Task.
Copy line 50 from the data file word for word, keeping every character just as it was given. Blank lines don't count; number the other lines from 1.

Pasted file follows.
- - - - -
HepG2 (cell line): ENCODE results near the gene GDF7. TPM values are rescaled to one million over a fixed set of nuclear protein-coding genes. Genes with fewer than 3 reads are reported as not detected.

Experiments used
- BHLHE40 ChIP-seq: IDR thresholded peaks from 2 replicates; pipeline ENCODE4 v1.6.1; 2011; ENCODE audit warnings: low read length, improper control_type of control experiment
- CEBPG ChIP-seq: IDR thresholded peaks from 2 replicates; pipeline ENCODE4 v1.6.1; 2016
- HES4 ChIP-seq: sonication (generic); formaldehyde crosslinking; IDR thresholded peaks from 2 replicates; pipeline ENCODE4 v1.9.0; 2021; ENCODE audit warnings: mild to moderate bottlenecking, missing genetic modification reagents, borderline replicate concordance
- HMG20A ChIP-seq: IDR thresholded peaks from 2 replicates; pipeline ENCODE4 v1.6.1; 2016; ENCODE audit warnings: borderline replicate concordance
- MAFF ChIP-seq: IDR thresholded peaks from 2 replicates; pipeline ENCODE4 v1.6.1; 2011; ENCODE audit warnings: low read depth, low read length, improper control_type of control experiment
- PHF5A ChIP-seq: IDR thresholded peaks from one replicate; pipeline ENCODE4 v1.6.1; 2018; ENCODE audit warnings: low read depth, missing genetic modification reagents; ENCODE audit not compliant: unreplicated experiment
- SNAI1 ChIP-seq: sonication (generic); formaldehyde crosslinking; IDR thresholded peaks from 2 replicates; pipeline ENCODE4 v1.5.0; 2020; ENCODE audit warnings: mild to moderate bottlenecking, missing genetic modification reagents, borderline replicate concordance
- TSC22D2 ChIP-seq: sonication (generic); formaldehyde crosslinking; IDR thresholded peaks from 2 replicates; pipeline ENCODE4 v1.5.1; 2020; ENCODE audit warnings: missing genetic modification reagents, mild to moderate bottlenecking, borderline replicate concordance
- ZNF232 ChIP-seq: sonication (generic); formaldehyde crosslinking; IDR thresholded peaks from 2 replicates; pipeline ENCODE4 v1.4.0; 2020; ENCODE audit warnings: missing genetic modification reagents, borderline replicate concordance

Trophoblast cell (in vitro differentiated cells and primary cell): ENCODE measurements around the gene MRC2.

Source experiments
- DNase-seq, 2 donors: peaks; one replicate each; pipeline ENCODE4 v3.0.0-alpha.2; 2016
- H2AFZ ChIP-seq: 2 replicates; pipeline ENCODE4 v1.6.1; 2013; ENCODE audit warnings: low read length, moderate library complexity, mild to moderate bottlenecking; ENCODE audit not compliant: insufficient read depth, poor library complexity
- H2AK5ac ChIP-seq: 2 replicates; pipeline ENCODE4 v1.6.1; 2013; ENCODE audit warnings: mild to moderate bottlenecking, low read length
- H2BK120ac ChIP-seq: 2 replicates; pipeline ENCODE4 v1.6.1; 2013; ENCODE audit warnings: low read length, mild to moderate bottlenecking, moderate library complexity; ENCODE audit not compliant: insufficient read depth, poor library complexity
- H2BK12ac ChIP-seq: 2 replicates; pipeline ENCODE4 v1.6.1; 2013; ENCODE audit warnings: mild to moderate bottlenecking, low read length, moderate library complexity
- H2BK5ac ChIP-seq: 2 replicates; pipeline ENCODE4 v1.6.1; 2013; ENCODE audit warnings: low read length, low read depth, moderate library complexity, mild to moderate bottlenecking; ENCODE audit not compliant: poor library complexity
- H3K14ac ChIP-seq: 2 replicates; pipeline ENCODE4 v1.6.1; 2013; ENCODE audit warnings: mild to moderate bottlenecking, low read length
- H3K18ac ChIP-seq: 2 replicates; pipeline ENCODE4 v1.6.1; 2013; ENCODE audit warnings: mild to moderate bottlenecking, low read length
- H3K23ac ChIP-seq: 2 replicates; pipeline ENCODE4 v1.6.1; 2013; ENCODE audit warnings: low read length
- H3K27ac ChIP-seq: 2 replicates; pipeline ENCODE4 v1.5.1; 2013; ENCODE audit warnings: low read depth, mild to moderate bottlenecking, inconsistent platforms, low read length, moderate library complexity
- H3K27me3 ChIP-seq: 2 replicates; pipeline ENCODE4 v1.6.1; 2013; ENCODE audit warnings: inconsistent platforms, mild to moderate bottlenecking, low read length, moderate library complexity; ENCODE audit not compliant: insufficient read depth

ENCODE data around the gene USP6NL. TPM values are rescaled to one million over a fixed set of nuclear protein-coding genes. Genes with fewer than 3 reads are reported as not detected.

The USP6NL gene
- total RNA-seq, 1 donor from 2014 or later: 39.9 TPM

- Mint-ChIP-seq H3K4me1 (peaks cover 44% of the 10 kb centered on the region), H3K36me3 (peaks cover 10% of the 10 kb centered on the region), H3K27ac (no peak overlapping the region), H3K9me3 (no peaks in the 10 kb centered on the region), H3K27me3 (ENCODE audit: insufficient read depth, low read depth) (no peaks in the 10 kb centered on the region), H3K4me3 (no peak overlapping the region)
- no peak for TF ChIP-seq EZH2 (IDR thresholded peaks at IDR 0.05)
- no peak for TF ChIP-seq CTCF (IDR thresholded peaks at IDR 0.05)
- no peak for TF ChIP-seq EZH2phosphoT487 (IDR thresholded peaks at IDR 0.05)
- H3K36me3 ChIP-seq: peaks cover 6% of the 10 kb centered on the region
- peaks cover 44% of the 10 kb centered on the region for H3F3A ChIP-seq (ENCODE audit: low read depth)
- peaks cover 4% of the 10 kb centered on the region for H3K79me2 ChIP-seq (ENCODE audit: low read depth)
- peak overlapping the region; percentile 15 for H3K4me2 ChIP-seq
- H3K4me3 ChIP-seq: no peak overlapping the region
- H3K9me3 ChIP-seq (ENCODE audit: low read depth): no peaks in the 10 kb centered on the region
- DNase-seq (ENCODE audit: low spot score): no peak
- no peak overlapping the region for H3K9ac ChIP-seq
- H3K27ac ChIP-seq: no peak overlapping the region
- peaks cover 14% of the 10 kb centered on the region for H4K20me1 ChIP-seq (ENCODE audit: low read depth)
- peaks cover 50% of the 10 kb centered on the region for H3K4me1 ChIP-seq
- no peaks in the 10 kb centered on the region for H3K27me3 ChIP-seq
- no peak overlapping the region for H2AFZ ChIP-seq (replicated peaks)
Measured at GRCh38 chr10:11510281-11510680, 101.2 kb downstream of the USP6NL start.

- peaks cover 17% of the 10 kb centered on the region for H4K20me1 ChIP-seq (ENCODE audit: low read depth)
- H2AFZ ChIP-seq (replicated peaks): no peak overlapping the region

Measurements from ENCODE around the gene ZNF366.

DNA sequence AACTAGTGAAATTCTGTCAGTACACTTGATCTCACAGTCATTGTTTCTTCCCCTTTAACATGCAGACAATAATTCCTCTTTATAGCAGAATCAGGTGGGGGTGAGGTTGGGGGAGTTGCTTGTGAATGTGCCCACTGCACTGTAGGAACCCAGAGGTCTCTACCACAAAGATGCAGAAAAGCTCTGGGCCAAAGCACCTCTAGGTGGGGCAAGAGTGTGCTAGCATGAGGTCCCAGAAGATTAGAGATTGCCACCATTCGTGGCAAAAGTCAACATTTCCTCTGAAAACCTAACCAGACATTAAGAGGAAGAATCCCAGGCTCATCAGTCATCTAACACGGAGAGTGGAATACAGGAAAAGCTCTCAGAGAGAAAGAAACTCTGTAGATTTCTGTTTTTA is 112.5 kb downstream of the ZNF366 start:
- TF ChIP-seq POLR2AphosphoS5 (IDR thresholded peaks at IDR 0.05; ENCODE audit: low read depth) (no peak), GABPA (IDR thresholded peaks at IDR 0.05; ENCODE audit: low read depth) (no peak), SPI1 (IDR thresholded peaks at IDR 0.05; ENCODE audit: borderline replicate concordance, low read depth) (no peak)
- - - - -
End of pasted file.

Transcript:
- TF ChIP-seq POLR2AphosphoS5 (IDR thresholded peaks at IDR 0.05; ENCODE audit: low read depth) (no peak), GABPA (IDR thresholded peaks at IDR 0.05; ENCODE audit: low read depth) (no peak), SPI1 (IDR thresholded peaks at IDR 0.05; ENCODE audit: borderline replicate concordance, low read depth) (no peak)